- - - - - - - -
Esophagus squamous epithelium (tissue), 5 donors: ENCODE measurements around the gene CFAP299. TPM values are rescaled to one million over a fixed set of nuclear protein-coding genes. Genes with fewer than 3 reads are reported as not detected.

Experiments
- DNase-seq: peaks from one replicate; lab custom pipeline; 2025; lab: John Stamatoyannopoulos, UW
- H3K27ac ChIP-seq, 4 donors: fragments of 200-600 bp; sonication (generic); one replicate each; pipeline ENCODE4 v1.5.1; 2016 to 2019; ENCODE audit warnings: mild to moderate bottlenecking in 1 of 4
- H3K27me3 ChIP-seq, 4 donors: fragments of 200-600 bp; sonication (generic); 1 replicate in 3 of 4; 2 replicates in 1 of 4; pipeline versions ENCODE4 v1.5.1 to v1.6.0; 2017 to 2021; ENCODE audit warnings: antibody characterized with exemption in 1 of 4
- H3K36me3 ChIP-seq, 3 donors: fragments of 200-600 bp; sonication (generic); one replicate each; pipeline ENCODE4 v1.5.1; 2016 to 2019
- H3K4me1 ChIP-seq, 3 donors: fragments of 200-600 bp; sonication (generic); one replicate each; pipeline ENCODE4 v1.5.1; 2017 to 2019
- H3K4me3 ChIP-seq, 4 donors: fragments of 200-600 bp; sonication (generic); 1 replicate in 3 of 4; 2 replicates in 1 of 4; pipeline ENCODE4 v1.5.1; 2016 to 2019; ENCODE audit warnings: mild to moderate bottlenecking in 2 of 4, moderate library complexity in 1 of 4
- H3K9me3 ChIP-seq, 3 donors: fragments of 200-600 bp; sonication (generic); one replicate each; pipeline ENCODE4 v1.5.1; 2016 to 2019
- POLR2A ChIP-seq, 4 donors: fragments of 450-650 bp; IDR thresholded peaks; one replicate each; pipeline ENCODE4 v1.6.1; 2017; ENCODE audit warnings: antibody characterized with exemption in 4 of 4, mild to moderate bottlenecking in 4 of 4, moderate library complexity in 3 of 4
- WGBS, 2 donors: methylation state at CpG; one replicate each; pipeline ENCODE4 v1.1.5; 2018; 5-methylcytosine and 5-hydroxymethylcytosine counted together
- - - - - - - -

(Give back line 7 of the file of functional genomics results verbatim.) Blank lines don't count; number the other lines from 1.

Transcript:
- H3K4me1 ChIP-seq, 3 donors: fragments of 200-600 bp; sonication (generic); one replicate each; pipeline ENCODE4 v1.5.1; 2017 to 2019